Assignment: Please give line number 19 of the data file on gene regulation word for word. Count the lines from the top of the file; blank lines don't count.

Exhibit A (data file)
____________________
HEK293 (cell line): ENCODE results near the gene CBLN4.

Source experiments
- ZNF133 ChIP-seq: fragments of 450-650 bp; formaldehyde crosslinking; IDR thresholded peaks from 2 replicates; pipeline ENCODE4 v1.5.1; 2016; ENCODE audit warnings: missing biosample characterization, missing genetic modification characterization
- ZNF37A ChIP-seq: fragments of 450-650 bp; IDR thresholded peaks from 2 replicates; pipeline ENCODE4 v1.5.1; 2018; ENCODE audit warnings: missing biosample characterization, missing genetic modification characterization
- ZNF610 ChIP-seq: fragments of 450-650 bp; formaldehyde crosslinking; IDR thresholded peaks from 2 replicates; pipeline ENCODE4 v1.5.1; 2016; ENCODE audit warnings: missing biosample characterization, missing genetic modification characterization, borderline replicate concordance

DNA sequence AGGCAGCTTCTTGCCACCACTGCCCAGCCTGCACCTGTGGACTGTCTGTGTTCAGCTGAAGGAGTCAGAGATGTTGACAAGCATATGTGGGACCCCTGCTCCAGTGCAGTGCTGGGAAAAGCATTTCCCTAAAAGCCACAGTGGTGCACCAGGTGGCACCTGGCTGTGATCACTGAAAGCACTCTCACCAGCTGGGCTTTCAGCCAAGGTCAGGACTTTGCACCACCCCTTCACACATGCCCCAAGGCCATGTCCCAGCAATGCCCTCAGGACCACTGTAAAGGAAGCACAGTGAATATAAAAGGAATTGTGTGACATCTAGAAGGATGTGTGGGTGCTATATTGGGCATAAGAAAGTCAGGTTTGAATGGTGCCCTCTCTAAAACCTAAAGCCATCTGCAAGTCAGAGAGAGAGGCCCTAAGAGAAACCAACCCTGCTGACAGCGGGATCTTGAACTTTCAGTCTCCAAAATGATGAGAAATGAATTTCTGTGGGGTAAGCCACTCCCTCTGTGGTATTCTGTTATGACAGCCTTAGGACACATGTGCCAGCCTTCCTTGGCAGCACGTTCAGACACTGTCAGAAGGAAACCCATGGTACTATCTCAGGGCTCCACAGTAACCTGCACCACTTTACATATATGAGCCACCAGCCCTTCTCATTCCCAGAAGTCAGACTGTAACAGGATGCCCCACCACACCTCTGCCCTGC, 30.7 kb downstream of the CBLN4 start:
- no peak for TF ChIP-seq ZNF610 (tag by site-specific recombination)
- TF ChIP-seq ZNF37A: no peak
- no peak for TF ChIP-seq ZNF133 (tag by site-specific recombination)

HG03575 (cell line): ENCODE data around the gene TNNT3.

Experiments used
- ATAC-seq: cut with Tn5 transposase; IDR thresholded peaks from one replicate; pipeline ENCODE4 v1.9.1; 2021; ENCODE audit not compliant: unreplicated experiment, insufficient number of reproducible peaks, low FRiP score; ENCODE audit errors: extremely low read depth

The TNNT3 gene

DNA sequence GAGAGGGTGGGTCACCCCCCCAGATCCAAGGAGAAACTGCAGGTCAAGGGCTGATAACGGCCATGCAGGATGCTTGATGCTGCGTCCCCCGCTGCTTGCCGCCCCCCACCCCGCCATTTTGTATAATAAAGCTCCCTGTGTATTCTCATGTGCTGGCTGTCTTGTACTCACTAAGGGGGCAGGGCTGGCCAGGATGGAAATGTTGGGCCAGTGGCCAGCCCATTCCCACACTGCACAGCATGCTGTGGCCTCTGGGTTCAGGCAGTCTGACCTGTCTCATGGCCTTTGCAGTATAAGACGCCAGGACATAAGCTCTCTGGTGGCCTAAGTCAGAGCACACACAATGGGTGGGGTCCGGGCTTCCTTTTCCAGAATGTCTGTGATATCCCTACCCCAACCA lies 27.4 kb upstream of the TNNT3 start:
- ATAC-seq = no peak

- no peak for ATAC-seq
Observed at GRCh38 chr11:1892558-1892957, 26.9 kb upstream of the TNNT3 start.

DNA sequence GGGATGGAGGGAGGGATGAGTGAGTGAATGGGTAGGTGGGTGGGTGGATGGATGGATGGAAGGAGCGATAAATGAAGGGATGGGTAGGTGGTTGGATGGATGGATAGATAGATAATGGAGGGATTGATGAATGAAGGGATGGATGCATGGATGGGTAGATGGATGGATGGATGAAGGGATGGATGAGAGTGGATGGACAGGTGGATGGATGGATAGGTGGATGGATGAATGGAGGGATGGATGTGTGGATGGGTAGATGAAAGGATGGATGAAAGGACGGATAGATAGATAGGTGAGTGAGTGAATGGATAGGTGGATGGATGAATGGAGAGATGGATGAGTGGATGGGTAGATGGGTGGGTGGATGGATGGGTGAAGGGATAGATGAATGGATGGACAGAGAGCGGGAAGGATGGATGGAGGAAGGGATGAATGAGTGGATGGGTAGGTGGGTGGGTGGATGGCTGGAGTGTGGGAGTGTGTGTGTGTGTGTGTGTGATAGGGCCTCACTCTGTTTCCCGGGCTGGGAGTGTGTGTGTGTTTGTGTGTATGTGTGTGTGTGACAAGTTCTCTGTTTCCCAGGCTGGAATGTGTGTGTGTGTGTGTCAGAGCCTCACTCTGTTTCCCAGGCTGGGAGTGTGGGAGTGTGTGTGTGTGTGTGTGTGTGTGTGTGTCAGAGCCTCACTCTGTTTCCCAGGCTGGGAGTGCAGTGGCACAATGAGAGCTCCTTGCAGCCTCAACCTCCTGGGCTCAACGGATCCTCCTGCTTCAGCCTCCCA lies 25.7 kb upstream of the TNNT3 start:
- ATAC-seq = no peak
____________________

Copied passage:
- ATAC-seq = no peak